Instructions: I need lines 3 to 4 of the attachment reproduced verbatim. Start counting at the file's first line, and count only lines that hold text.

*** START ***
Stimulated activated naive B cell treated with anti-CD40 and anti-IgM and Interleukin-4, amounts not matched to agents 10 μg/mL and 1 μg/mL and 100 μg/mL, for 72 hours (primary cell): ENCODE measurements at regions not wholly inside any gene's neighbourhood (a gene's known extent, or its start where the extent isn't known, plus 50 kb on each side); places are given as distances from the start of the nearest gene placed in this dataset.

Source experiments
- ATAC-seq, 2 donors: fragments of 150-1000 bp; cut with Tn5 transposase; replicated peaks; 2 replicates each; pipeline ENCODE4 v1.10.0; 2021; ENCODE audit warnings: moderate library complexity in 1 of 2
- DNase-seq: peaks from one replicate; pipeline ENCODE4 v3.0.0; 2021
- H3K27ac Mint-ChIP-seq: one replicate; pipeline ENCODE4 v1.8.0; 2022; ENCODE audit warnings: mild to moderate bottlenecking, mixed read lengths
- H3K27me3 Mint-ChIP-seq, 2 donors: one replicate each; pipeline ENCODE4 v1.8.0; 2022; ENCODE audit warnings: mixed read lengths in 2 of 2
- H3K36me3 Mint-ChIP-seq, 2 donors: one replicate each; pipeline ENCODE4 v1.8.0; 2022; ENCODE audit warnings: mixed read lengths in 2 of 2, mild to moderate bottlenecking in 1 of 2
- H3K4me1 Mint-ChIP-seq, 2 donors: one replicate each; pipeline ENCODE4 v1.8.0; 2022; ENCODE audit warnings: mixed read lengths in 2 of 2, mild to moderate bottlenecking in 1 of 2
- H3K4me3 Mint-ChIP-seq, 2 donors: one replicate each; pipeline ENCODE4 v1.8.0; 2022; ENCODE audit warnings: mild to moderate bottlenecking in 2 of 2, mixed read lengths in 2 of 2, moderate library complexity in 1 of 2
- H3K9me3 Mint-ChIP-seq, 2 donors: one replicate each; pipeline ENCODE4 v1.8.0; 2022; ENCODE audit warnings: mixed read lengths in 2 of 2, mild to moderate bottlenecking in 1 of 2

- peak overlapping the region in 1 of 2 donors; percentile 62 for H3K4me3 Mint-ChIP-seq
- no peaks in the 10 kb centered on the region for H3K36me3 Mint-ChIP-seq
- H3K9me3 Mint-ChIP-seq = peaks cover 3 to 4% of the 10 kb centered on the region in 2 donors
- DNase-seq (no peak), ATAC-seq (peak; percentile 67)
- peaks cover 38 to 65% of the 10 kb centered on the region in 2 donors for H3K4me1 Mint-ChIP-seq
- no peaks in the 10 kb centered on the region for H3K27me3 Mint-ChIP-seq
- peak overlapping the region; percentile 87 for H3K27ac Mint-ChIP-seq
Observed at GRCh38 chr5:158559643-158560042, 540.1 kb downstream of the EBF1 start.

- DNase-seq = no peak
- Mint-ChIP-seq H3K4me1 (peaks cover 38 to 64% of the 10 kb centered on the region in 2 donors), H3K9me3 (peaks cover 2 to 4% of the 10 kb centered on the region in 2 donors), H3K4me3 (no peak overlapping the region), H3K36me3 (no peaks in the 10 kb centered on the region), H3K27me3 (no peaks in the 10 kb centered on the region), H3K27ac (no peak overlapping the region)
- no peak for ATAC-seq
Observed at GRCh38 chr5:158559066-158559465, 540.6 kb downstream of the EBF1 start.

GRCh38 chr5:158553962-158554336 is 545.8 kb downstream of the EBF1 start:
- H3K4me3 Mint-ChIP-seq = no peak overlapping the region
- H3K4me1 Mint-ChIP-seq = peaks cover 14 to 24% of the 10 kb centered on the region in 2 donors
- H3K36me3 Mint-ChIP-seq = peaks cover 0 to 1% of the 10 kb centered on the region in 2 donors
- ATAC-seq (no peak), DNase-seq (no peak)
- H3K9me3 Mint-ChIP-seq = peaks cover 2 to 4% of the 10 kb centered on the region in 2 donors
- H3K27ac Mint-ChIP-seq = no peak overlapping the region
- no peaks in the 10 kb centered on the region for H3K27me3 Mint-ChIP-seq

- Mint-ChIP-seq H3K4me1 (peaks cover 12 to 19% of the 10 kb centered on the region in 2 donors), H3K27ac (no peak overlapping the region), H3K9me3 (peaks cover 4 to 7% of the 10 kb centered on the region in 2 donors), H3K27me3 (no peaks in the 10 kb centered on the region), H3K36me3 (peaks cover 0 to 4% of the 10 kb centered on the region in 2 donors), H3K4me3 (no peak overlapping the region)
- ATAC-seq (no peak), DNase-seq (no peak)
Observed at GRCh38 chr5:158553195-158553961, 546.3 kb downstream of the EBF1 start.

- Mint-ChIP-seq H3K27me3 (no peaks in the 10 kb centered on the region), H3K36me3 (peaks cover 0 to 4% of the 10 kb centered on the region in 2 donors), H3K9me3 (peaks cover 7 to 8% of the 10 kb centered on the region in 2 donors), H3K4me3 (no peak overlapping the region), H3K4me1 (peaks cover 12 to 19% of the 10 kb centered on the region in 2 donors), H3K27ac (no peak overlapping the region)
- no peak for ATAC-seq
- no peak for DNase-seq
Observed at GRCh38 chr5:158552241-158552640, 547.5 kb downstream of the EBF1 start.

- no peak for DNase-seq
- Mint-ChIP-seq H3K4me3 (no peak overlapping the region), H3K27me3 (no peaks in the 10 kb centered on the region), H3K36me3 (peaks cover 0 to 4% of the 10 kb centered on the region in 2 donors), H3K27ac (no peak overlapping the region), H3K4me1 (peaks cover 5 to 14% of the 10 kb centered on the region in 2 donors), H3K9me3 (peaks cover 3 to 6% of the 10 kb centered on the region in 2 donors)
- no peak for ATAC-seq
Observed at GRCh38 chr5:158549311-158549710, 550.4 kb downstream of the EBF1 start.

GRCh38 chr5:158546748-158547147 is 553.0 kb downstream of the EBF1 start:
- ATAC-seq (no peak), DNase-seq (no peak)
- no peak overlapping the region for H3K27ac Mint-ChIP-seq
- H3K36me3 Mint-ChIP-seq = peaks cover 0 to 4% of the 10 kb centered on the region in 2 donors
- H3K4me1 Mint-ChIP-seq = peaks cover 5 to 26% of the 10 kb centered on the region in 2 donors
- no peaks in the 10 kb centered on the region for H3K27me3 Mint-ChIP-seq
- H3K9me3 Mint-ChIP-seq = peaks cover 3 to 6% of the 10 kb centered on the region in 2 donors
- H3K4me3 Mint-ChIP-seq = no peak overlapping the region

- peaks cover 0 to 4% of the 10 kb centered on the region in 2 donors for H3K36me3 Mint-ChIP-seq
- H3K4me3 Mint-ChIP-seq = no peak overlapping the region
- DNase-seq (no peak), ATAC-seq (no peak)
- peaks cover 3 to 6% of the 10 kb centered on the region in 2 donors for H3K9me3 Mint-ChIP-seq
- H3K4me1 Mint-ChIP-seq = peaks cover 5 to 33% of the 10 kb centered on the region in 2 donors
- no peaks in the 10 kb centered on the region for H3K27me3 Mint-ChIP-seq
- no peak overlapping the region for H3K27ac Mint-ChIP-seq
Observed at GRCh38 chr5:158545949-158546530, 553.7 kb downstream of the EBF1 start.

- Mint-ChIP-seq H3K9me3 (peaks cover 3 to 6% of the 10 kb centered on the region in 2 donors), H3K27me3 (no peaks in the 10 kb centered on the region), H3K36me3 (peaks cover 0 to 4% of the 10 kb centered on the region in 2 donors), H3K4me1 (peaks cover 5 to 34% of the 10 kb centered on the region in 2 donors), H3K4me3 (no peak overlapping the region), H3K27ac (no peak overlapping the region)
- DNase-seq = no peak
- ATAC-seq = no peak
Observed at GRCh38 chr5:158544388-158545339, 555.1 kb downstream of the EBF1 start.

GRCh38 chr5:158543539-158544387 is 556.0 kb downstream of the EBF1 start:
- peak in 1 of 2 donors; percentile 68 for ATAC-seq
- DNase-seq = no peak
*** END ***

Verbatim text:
- ATAC-seq, 2 donors: fragments of 150-1000 bp; cut with Tn5 transposase; replicated peaks; 2 replicates each; pipeline ENCODE4 v1.10.0; 2021; ENCODE audit warnings: moderate library complexity in 1 of 2
- DNase-seq: peaks from one replicate; pipeline ENCODE4 v3.0.0; 2021